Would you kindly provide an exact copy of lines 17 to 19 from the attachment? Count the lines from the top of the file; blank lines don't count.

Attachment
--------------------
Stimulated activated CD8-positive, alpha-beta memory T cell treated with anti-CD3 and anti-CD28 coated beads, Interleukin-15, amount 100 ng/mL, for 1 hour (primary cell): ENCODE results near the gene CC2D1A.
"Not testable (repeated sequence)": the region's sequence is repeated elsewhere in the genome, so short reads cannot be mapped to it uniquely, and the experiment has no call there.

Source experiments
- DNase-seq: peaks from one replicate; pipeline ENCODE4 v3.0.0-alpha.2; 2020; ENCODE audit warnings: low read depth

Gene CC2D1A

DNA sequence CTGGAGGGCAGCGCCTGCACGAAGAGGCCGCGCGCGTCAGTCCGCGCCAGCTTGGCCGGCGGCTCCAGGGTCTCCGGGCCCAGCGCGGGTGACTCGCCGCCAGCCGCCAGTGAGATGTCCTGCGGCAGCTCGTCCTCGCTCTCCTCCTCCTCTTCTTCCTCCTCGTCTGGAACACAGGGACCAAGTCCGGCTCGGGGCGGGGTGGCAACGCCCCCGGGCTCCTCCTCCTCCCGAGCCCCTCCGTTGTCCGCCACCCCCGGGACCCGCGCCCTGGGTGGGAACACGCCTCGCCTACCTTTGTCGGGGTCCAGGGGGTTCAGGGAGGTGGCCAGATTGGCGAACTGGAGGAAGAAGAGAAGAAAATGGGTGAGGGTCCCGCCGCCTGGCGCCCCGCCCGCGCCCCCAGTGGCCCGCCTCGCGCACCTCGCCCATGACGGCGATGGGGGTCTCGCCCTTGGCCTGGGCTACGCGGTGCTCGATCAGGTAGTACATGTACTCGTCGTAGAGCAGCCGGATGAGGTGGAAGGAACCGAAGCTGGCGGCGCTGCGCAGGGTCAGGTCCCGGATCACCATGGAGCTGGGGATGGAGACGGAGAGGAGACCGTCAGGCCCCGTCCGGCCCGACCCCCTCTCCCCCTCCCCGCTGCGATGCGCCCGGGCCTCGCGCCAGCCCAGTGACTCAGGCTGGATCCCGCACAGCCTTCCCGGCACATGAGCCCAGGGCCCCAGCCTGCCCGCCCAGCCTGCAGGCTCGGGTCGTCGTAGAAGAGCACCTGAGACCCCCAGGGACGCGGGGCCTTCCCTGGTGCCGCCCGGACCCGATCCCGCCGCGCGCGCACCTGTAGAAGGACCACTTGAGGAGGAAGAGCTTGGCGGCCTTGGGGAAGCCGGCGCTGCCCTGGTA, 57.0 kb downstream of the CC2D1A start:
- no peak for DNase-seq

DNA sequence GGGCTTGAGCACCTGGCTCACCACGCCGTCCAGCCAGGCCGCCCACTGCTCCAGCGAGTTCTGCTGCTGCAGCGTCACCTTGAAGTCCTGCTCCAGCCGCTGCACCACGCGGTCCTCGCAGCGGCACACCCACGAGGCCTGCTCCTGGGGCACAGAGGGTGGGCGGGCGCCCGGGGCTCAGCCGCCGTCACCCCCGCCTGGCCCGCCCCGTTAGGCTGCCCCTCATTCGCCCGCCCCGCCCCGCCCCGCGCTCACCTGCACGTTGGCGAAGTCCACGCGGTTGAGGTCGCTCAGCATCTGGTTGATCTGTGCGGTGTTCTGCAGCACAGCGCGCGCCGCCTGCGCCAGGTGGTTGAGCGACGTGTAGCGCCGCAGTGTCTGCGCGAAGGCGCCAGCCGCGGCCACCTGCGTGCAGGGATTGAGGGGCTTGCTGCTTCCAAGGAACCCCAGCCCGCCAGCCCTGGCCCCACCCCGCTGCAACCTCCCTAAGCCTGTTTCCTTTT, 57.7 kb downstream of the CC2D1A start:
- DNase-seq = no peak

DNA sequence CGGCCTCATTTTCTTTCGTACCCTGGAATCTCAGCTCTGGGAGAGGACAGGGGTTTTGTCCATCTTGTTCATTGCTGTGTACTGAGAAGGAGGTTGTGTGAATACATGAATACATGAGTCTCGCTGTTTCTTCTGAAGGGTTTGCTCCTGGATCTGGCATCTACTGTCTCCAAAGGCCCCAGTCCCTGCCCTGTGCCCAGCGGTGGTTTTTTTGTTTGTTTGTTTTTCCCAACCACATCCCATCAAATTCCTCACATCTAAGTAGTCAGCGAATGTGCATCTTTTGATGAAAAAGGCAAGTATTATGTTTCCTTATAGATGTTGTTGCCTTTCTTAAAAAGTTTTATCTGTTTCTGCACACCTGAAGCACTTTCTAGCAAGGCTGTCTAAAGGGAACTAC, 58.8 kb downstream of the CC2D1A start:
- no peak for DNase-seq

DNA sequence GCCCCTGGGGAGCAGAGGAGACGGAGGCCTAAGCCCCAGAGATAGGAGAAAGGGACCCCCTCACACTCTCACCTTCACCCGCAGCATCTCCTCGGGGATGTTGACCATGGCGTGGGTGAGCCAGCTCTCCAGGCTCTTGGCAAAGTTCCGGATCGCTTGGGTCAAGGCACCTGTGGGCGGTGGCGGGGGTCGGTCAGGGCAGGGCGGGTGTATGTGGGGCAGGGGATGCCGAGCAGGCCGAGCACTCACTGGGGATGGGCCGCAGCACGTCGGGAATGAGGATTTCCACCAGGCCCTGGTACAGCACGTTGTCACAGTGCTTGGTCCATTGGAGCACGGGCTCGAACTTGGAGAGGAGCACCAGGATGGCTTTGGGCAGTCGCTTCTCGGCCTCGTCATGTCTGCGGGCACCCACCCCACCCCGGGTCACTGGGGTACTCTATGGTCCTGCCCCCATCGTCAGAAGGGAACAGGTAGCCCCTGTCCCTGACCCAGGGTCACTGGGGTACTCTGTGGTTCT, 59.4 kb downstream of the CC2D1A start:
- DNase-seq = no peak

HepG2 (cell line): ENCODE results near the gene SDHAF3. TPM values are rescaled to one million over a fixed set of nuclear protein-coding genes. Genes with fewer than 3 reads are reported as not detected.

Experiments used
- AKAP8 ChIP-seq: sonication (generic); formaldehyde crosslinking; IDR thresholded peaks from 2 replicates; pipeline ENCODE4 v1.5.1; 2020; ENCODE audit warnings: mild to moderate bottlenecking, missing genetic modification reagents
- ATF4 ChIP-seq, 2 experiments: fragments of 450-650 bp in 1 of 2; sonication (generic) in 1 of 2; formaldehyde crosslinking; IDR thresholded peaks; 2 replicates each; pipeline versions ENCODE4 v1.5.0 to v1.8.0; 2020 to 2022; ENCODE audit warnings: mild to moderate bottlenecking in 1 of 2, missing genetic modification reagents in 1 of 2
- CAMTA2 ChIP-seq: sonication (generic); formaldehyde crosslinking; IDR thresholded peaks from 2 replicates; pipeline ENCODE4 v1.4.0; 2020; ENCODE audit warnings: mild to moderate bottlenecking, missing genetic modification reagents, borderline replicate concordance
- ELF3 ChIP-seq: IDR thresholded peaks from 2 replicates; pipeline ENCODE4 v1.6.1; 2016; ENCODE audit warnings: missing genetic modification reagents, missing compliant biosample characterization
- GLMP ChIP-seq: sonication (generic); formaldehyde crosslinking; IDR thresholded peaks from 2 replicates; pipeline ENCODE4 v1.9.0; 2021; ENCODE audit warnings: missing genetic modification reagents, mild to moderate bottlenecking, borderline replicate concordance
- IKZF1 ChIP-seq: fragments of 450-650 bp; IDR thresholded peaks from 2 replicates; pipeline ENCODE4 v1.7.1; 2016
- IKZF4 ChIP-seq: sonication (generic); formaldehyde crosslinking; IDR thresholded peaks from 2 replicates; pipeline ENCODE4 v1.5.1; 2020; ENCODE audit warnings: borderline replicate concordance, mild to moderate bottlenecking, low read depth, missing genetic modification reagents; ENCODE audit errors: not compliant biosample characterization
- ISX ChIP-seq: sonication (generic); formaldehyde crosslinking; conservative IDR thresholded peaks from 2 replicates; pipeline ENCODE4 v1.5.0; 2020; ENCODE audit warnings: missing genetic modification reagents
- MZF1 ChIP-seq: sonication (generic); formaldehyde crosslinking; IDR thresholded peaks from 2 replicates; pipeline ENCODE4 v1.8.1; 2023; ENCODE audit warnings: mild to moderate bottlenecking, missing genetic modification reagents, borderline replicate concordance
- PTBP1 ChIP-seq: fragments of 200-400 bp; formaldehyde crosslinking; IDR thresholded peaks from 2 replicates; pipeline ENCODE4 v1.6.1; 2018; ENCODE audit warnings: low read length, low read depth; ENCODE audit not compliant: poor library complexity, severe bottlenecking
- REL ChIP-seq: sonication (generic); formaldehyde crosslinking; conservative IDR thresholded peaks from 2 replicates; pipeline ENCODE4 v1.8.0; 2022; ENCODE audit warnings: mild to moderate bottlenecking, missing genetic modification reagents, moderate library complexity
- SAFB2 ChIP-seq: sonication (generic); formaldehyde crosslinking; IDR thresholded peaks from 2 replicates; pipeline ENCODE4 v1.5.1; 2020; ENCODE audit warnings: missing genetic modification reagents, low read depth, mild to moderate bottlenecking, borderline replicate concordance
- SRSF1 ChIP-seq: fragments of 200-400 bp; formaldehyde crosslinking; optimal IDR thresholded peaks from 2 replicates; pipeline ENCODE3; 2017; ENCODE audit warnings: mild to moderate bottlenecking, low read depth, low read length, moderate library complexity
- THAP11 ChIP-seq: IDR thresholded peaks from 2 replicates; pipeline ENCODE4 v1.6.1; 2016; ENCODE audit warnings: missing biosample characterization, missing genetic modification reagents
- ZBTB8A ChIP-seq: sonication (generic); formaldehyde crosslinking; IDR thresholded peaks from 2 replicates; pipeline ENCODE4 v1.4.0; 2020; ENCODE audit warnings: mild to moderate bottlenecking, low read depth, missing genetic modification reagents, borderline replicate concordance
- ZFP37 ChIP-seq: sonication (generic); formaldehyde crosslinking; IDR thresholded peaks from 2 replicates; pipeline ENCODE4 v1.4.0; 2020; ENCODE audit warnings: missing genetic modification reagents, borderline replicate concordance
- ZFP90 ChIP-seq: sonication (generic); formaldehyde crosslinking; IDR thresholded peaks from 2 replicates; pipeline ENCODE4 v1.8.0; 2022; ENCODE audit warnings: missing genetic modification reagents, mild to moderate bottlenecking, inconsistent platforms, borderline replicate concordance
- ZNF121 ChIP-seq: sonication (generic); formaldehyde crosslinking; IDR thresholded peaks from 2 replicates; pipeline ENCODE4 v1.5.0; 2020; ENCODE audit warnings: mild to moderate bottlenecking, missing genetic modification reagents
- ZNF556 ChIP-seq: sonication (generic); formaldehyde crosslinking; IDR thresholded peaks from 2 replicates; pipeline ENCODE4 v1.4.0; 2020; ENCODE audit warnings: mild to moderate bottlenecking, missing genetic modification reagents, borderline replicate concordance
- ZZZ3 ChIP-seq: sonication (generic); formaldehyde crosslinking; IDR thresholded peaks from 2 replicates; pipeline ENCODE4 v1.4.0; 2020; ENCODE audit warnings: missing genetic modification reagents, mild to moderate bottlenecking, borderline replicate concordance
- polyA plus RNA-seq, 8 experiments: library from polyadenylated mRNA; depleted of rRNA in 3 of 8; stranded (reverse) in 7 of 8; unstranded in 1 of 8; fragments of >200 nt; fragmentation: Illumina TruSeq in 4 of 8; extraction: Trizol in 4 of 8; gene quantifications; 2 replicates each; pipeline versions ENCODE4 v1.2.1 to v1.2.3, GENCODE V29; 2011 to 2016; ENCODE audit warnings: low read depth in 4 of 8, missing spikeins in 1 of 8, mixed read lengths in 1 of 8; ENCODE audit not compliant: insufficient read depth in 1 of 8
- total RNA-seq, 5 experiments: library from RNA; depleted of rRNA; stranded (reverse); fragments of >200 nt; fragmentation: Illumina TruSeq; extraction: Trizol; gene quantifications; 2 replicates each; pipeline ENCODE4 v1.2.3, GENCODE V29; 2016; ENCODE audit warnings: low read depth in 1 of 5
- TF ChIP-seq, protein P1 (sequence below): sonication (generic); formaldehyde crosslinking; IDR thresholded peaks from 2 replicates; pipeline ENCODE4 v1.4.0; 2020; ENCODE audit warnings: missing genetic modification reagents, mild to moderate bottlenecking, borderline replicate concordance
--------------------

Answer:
- ATF4 ChIP-seq, 2 experiments: fragments of 450-650 bp in 1 of 2; sonication (generic) in 1 of 2; formaldehyde crosslinking; IDR thresholded peaks; 2 replicates each; pipeline versions ENCODE4 v1.5.0 to v1.8.0; 2020 to 2022; ENCODE audit warnings: mild to moderate bottlenecking in 1 of 2, missing genetic modification reagents in 1 of 2
- CAMTA2 ChIP-seq: sonication (generic); formaldehyde crosslinking; IDR thresholded peaks from 2 replicates; pipeline ENCODE4 v1.4.0; 2020; ENCODE audit warnings: mild to moderate bottlenecking, missing genetic modification reagents, borderline replicate concordance
- ELF3 ChIP-seq: IDR thresholded peaks from 2 replicates; pipeline ENCODE4 v1.6.1; 2016; ENCODE audit warnings: missing genetic modification reagents, missing compliant biosample characterization